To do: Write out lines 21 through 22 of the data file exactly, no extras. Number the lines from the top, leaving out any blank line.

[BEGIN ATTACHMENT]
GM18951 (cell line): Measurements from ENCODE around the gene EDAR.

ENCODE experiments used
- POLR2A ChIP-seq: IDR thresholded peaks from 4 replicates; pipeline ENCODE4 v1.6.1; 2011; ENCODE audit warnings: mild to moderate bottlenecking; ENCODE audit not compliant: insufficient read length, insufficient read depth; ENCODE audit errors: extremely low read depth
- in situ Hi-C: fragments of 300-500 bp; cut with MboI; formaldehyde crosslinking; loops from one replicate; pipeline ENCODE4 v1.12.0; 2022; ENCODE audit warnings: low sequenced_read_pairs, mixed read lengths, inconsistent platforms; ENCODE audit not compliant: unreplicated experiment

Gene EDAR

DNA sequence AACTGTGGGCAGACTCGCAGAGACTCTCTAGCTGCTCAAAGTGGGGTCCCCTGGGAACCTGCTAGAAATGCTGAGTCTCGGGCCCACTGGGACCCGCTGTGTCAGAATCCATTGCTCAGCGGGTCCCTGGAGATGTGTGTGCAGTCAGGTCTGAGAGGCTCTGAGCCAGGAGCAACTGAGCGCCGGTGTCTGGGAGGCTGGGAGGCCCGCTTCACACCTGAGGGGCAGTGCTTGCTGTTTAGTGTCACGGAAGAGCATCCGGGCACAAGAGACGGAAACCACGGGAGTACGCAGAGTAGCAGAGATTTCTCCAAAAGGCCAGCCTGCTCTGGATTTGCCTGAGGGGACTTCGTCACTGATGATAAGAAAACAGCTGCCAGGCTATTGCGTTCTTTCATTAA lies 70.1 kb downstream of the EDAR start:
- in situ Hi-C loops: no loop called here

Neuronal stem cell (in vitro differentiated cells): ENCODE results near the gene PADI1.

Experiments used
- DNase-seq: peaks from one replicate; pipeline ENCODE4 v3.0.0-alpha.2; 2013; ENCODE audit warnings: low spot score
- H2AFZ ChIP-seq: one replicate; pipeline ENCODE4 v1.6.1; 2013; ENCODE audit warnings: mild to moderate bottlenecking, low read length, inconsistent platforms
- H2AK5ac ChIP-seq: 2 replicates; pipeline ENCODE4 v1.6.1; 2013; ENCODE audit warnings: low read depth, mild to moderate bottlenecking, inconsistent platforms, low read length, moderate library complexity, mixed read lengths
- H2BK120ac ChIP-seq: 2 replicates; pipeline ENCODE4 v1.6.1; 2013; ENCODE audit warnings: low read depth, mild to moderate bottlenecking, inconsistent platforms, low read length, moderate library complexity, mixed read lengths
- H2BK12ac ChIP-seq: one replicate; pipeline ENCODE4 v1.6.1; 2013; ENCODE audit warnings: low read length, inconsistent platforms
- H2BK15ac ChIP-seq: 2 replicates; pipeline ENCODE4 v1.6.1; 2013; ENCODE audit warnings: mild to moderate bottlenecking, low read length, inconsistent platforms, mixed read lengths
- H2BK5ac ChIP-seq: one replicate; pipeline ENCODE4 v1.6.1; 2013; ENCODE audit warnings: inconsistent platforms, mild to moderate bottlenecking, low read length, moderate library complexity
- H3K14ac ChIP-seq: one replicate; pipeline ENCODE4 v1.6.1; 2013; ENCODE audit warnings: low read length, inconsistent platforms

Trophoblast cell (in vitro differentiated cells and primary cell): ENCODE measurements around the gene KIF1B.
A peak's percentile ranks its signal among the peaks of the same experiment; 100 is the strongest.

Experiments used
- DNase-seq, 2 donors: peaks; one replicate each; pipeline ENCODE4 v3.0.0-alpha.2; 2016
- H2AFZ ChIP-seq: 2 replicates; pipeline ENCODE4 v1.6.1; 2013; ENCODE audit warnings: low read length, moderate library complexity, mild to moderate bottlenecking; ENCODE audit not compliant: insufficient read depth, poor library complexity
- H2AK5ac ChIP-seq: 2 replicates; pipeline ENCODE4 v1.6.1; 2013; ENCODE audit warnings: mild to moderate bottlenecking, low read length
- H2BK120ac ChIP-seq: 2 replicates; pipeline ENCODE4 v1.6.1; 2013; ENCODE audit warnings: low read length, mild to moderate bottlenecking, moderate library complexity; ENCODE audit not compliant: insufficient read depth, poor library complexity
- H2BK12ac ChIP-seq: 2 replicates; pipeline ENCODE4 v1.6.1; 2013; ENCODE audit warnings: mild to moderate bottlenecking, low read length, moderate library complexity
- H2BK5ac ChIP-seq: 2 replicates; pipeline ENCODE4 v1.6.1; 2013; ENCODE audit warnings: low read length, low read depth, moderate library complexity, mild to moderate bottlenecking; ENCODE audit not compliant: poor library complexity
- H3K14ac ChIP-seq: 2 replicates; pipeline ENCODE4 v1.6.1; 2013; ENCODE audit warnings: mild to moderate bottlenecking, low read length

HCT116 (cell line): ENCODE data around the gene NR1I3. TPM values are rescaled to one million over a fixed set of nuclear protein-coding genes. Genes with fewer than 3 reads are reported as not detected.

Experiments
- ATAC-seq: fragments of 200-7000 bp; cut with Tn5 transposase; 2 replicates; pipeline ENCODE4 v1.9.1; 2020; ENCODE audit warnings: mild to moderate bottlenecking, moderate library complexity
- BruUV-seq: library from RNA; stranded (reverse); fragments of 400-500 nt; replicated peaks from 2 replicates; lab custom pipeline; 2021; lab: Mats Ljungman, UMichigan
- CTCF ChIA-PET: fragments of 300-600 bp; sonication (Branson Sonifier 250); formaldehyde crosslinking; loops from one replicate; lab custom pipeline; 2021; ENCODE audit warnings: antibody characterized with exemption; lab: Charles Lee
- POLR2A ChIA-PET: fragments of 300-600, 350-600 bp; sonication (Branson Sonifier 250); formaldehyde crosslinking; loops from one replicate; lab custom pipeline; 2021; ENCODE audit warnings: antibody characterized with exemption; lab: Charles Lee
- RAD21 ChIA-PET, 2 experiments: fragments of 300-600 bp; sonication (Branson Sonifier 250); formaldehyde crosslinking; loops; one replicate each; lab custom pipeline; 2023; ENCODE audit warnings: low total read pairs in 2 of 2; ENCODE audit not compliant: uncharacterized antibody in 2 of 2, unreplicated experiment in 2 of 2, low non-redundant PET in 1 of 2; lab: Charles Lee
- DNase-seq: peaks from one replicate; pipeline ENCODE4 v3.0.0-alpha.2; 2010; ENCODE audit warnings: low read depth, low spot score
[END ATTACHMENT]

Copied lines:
- DNase-seq, 2 donors: peaks; one replicate each; pipeline ENCODE4 v3.0.0-alpha.2; 2016
- H2AFZ ChIP-seq: 2 replicates; pipeline ENCODE4 v1.6.1; 2013; ENCODE audit warnings: low read length, moderate library complexity, mild to moderate bottlenecking; ENCODE audit not compliant: insufficient read depth, poor library complexity